Resignation Raises Host Of Questions


Less than halfway into his term, Payson Unified School District Board Member Richard Meyer this week resigned — leaving in his wake a thicket of questions almost as thick as those he so persistently asked at every board meeting.

He cites “family” issues in his decision to abandon his post, in the face of huge challenges for the district.

Now, perhaps he does face a family crisis that he’s unwilling to talk about. If so, he’s right to put the needs of his family first — and we thank him for his many hours of service and his willingness to ask questions and challenge the answers. But something here bothers us.

In explaining his resignation, Meyer said he ran for the school board in part to get rid of Payson High School Principal Roy Sandoval.

That sounds distressingly like a former teacher seeking a spot on the board to work out some grudge against Sandoval. If so, then perhaps he simply lost interest in serving on the board once he had Sandoval dismissed.

We hope we’re wrong about that, because that makes Meyer’s many hours of service to the district look almost petty and ultimately damaging to the district. We haven’t seen the full effects of the disruptive and largely unexplained decision to decapitate the administration — but we see worrisome stirrings of confusion and poor morale.

Of course, even if you leave the issue of Meyer’s motivation for serving on the board behind — Meyer set an unfortunate example for students by quitting without explanation, despite his promise to voters implicit in his decision to run in the first place.

Now, if we’ve misjudged his motives — and failed to credit a family need that he could not have foreseen when he ran, then we apologize in advance. In fact, Meyer often served a valuable role at board meetings through his persistent questions and a willingness to challenge assumptions and seek information. That quality often was lacking on a board that was more concerned with presenting a united front than with asking awkward questions.

We can only hope that County Superintendent of Schools Linda O’Dell will act carefully and deliberately in naming Meyer’s replacement. The district urgently needs a strong, well-informed board member willing to not only ask the tough questions — but to insist on clear answers.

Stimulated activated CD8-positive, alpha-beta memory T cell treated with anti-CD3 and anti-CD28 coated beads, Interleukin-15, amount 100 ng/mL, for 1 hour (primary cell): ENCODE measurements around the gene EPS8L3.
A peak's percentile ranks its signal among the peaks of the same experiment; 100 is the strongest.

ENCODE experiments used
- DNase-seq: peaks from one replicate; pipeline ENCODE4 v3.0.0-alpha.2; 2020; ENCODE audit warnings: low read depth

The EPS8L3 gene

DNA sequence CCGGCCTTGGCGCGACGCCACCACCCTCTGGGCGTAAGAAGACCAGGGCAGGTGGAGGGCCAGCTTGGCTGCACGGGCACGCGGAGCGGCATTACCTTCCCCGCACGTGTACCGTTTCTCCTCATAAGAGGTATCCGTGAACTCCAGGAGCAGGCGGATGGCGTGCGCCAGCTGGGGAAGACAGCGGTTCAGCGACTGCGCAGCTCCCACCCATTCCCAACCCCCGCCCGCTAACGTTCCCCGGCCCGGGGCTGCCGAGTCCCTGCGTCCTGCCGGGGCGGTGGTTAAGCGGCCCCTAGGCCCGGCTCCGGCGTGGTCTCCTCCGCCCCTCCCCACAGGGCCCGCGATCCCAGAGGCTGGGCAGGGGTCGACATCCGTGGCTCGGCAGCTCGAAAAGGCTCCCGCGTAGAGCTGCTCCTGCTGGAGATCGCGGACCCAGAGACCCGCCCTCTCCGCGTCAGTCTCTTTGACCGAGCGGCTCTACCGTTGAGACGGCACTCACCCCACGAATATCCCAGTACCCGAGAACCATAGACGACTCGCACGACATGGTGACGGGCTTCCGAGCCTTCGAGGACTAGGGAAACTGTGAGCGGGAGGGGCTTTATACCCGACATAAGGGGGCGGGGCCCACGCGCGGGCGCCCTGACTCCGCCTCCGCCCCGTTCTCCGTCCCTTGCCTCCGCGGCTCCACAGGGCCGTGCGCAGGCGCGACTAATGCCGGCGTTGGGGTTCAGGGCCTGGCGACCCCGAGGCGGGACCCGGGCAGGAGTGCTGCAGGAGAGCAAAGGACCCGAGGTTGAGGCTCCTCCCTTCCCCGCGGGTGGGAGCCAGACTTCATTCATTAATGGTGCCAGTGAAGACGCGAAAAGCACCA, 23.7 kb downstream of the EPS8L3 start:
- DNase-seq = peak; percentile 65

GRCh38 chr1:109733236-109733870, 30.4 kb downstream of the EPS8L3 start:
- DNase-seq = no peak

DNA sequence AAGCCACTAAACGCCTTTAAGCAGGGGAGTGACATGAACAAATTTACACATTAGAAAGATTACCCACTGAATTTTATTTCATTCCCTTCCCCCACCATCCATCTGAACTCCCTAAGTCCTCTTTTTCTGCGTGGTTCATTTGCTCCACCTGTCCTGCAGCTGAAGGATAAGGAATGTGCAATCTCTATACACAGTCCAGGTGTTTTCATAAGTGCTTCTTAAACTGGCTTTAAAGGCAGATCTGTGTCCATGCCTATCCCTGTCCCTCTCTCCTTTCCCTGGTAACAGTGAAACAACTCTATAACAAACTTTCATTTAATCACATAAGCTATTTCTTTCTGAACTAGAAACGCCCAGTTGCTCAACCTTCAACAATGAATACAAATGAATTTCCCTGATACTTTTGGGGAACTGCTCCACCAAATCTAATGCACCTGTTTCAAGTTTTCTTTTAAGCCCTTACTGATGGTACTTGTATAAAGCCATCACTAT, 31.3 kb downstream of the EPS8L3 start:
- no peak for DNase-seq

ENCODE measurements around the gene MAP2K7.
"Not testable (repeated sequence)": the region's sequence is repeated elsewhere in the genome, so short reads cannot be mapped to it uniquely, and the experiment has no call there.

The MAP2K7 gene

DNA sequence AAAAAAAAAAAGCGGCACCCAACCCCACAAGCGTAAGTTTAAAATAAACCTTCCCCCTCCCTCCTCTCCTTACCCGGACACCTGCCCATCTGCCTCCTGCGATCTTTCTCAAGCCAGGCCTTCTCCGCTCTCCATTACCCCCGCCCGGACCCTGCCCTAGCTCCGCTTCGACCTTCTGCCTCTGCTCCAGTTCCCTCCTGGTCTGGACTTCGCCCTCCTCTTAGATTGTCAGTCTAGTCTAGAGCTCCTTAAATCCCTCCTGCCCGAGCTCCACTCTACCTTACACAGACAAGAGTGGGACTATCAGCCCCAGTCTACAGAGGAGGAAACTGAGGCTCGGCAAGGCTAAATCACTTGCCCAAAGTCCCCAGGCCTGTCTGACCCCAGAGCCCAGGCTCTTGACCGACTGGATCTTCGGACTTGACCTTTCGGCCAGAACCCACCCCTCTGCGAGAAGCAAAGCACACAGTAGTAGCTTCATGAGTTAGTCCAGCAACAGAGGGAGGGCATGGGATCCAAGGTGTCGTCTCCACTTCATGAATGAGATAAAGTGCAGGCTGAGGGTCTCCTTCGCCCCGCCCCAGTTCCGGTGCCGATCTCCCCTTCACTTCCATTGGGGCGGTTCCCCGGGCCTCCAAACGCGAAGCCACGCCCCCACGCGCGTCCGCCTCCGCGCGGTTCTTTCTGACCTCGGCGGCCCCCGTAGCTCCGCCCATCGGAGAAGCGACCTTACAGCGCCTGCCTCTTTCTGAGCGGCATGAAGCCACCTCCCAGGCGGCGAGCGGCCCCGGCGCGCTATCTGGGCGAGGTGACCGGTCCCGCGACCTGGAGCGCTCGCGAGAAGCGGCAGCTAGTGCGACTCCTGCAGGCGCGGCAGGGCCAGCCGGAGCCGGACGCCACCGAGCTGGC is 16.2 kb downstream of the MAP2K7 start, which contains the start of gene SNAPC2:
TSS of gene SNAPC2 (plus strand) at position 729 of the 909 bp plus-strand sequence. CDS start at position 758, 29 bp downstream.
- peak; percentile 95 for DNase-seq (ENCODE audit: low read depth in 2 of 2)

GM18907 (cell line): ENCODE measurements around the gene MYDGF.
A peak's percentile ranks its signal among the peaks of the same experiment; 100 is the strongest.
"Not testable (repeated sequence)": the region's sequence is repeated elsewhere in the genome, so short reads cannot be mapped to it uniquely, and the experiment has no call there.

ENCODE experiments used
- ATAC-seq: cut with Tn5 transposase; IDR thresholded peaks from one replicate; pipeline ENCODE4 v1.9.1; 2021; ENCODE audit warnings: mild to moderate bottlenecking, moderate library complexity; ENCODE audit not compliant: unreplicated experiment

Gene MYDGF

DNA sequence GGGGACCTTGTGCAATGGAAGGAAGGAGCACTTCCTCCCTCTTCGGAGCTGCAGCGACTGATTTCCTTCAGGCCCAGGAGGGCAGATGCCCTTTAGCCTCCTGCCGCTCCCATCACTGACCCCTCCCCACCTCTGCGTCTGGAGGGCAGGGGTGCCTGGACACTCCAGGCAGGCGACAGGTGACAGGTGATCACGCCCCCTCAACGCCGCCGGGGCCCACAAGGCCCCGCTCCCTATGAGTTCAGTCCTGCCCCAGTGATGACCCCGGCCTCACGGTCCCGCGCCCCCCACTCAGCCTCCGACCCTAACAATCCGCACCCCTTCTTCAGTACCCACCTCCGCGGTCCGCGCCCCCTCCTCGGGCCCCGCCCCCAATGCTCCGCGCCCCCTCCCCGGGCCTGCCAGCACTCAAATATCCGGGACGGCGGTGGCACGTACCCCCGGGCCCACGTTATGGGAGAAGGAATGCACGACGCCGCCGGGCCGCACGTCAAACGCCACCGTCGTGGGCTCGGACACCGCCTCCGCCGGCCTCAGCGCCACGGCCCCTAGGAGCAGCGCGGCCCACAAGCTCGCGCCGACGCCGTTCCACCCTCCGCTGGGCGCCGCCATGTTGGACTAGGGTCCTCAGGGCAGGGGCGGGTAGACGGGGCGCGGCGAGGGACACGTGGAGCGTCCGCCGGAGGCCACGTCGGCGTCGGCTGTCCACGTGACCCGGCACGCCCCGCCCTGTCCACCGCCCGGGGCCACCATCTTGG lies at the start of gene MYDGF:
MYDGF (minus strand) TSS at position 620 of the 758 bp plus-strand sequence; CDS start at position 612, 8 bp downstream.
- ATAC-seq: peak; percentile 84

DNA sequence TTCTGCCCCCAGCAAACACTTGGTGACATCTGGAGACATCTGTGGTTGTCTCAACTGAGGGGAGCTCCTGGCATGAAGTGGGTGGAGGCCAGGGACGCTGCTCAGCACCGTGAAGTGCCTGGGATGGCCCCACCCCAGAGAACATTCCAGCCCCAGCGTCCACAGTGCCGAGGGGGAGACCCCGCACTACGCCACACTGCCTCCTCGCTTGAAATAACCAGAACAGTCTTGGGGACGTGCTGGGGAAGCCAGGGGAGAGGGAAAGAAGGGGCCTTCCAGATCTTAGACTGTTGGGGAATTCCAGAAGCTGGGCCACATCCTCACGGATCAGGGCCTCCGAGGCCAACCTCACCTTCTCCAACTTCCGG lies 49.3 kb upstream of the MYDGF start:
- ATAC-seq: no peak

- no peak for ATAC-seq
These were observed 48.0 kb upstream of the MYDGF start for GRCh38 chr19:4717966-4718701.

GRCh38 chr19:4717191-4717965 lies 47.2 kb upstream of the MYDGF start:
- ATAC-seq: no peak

District indulges in capricious firing

The abrupt, unexplained firing of yet another dedicated Payson Unified School District employee has reopened oozing wounds and raised fresh questions about the district’s management.

Principal Kathe Ketchem on Tuesday summarily fired Athletic Department Secretary Stephanie Shields, reportedly saying “I’ve been instructed not to give you a reason.” The principal then handed a three-year district employee with an outstanding record of service a letter saying “this is a notice of termination for no cause.”

The firing finished the bloody work started last year, when the district laid off with no explanation based on job performance Principal Roy Sandoval, Athletic Director Jason Lobik and Assistant Principal Tim Fruth.

We raised questions about those layoffs last year, wondering whether it made any sense to enter a grave financial crisis by laying waste to the whole administrative team at the high school.

Of course, Superintendent Casey O’Brien and the school board have the responsibility of running the district and making those calls. We want to give O’Brien and the board the benefit of doubt in the midst of the storm.

But the capricious firing of a dedicated district employee doesn’t exactly build confidence.

Granted, Ketchem has the right to assemble her own team. Clearly, if O’Brien and the board have put the fate of the high school in her hands — she needs a team that will implement her vision. That same rule would apply to any organization including newspapers.

However, we think that treating an employee in such a high-handed fashion sends the wrong message to an already traumatized organization.

Shields’ service earned her a transfer to another job in the district. The administration’s failure to treat her with professional courtesy and respect certainly will not help morale in the district recovering from last year’s traumas.

We’re also dismayed by another possibility. Ketchem fired Shields shortly after an article in the Roundup quoted Shields on an unrelated story that reflected positively on the district. Top administrators reportedly talked to her about speaking to reporters in a way she said made her “uncomfortable.” However, O’Brien said he liked the story and it played no role in her firing. We pray that’s true.

But then who can tell, given the lack of any reasonable explanation for the firing.

It’s all a sad sequence that has spread fear and discontent just when the district needs so urgently to pull together. We hope that they’re done now: We fear they’ve only started.


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